Waiving Markstrom The Right Choice
Vancouver avoided another long winded goaltending controversy this week, waiving Jacob Markstrom and in doing so clearing the way to send him to the AHL.
The 24-year old was drafted 31st overall by Florida in 2008, with the Panthers pegging him as their future #1. Despite numerous opportunities to take the reigns, the young Swede was never able to convert a promising AHL career in to anything substantial in the NHL, and he was traded to Vancouver last season as part of the deal that took Roberto Luongo back to the Sunshine State.
With Ryan Miller joining the Canucks this summer, the organisation had three netminders competing for two spots. Miller starts the season as #1, and Eddie Lack impressed last season despite the circus that went on around him. As a result, there was little room for Markstrom heading in to the new campaign.
Given his difficulties over the past few seasons, and the clubs goaltending situation, sending Markstrom down is the right choice for everyone.
The risk of losing him via waivers was small, much for the same reasons a trade was unlikely – the goaltending market is extremely weak right now. With one or two very minor exceptions, NHL clubs have their pairings set.
Carrying a $1.2m cap hit, 10 clubs simple could not afford Markstrom from the get go. You can also rule out Montreal and Minnesota (who both have three netminders on the books) – eliminating almost half the league from any potential move before you can say ‘five hole’.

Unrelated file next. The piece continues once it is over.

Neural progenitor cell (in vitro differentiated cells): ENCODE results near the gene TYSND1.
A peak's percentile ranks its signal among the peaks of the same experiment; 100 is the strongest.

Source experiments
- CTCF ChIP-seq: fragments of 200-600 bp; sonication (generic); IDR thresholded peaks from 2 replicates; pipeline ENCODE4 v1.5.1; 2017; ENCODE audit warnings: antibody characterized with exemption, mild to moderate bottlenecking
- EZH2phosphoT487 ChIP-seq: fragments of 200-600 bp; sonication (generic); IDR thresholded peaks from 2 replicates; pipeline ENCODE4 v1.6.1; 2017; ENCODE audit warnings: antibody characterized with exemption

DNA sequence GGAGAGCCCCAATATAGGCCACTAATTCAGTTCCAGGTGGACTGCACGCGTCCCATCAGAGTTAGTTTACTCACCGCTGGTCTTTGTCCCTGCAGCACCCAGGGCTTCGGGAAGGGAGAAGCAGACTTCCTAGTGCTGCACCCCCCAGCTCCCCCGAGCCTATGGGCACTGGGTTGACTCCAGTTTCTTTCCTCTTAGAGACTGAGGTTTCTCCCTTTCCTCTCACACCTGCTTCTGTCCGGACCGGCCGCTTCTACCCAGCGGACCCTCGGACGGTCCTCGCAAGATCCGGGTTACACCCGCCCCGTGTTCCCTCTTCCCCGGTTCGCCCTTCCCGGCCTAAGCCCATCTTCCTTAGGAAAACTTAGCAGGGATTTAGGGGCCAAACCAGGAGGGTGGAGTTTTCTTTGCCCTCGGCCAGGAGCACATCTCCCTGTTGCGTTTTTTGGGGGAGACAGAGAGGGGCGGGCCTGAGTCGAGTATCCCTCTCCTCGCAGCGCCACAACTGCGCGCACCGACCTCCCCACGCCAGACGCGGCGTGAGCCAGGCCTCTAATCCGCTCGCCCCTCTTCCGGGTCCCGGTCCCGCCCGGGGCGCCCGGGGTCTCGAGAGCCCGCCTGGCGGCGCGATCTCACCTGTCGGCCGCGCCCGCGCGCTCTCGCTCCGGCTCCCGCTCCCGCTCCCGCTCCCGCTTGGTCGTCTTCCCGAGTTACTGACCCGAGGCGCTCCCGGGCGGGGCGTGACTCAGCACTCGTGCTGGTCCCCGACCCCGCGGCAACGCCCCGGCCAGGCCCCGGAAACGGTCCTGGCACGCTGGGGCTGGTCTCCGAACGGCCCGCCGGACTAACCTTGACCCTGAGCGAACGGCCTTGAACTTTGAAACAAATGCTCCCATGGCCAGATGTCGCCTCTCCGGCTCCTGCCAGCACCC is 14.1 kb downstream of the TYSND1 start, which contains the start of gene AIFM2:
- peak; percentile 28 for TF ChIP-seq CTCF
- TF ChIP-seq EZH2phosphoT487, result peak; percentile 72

The remaining clubs interest in a youngster who was supposed to be ‘the next big thing’, but has failed to develop (thus far) can be described as ‘questionable’ at best. Ottawa, for example, have Robin Lehner and Craig Anderson signed to 3-year deals, Anaheim are going with two young guns and Carolina have a goaltending controversy of their own brewing to name but three clubs who were unlikely to have an interest in the big Swede.
The merits of Curtis McElhinney as backup in Columbus can be debated (though consider they have Oscar Dansk in the system), and there are still question marks over who will backup Corey Schneider in New Jersey (Scott Clemmensen seems most likely) – but however you look at it, the number of clubs who might have attempted to claim him on waivers, or broach the subject of a trade, was thin at best. It was a risk worth taking for Vancouver.
Add in free agents like Tim Thomas still being available, and teams were even more unlikely to give up any kind of asset (even a late pick) for Markstrom – thus reducing the risk to Vancouver further.
In the AHL, Markstrom now has an opportunity to rebuild his confidence and continue to develop his game under Rollie Melanson’s watchful eye. He made progress last season after arriving in BC, and can now get serious playing time to go along with the technical development he began to undergo in Vancouver.
Once he is back on track, Vancouver has the option to keep him (and move Lack) or trade him – and they can time any such move to maximise their return.
The end result is that this move is a winner for all parties – and it was always the best course of action to take.